Taking Account

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Tax reductions for owners of 2 residences!

September 2005

If you own two or more properties, which you occupy as your residence from time to time, only one can be nominated as your principal private residence. Usually your principal private residence is the property where you spend most of your time.

When you sell your principal residence any gain is potentially free of capital gains tax (unless you have let the property at any time during your ownership, or otherwise not occupied it.).

If you also own a second residence any gain on the sale of this property will be a fully taxed capital gain.

However there is a way that you can legitimately use the election to treat ANY residence that you own as your principal private residence, to good effect. To be effective the very first election must be made within 2 years of the purchase of that property.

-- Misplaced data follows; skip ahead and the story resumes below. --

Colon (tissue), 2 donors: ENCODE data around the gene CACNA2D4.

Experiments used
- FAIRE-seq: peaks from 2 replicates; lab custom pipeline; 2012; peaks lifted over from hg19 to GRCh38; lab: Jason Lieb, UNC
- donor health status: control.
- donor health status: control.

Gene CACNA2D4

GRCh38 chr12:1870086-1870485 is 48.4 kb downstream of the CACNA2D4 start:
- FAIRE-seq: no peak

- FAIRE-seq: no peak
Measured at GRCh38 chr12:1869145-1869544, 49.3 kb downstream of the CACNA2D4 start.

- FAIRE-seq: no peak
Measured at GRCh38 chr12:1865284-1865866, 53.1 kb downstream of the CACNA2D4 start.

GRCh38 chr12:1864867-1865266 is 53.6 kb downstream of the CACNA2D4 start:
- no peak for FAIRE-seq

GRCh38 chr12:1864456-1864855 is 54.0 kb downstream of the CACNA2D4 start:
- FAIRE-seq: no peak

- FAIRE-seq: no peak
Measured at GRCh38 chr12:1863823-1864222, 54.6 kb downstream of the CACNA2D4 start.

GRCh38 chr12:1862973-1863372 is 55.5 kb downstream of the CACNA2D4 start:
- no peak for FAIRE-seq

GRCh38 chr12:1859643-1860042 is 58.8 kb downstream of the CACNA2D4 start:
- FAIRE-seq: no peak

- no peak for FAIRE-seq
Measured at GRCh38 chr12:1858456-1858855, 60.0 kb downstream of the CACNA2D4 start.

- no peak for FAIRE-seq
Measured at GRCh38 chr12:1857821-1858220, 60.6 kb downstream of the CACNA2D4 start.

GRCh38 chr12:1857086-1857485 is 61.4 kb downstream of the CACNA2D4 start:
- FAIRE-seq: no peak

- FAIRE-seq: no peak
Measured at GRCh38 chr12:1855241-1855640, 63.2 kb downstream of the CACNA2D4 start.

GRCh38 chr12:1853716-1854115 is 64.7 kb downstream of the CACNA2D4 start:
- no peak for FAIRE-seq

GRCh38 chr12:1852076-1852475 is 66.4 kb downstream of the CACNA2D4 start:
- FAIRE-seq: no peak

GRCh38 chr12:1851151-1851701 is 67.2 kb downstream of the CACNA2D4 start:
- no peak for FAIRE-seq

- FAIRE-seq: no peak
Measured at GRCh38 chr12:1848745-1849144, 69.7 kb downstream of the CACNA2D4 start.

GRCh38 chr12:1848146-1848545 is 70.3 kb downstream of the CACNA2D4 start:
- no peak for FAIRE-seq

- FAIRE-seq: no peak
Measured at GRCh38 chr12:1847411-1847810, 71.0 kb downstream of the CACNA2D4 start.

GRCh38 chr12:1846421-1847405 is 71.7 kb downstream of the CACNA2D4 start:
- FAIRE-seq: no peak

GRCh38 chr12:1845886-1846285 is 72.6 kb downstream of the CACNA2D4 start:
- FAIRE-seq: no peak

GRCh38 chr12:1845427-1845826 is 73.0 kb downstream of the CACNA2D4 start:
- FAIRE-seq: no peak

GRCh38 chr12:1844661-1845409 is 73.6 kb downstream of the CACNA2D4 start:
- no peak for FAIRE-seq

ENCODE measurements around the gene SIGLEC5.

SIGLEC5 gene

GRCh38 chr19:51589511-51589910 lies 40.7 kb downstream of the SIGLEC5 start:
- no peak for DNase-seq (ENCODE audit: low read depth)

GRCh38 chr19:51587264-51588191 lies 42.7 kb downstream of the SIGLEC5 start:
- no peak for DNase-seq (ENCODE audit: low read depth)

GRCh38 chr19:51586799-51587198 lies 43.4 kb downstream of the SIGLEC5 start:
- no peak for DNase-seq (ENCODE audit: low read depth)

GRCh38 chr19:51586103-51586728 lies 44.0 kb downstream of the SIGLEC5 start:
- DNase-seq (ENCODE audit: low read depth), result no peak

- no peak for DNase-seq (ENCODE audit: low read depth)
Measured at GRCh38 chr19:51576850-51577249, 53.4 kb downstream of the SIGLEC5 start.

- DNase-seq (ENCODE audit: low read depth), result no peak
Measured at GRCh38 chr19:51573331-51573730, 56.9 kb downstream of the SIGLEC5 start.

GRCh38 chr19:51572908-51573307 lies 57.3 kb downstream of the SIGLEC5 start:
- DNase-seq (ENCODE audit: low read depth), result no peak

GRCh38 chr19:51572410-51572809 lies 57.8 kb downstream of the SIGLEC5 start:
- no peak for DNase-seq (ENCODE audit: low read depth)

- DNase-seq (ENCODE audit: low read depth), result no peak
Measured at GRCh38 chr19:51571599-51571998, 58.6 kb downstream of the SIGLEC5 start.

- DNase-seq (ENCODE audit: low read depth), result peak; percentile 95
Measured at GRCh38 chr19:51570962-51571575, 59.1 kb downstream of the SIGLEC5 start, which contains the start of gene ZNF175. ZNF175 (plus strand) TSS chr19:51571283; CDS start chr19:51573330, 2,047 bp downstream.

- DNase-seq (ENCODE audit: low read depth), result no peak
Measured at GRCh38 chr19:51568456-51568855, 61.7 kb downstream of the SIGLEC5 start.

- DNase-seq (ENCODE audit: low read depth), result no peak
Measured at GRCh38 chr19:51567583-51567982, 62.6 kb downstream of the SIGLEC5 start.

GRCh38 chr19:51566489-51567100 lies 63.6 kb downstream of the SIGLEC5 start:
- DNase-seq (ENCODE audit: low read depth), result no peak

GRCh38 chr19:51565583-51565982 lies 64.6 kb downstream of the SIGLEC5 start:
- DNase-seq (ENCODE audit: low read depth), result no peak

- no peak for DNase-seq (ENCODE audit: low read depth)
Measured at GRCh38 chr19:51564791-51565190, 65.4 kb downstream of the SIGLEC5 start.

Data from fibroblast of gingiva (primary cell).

The Inland Revenue have an interesting example of the advantages you can secure by employing this strategy. On their web site they describe the example of a couple sacrificing just 1 weeks ownership of their main property as their principal private residence, to secure 3 years relief from capital gains tax on their second residence.

To take advantage of this type of planning you will probably need to demonstrate a continuing occupation of the second residence - there is no minimum time set out in law, but at least three months would be advisable.

The key in the planning is to submit and revoke tax elections in a timely and proper format. If the circumstances fit please call if you would like us to consider a possible use of this strategy.

Hilton Sharp & Clarke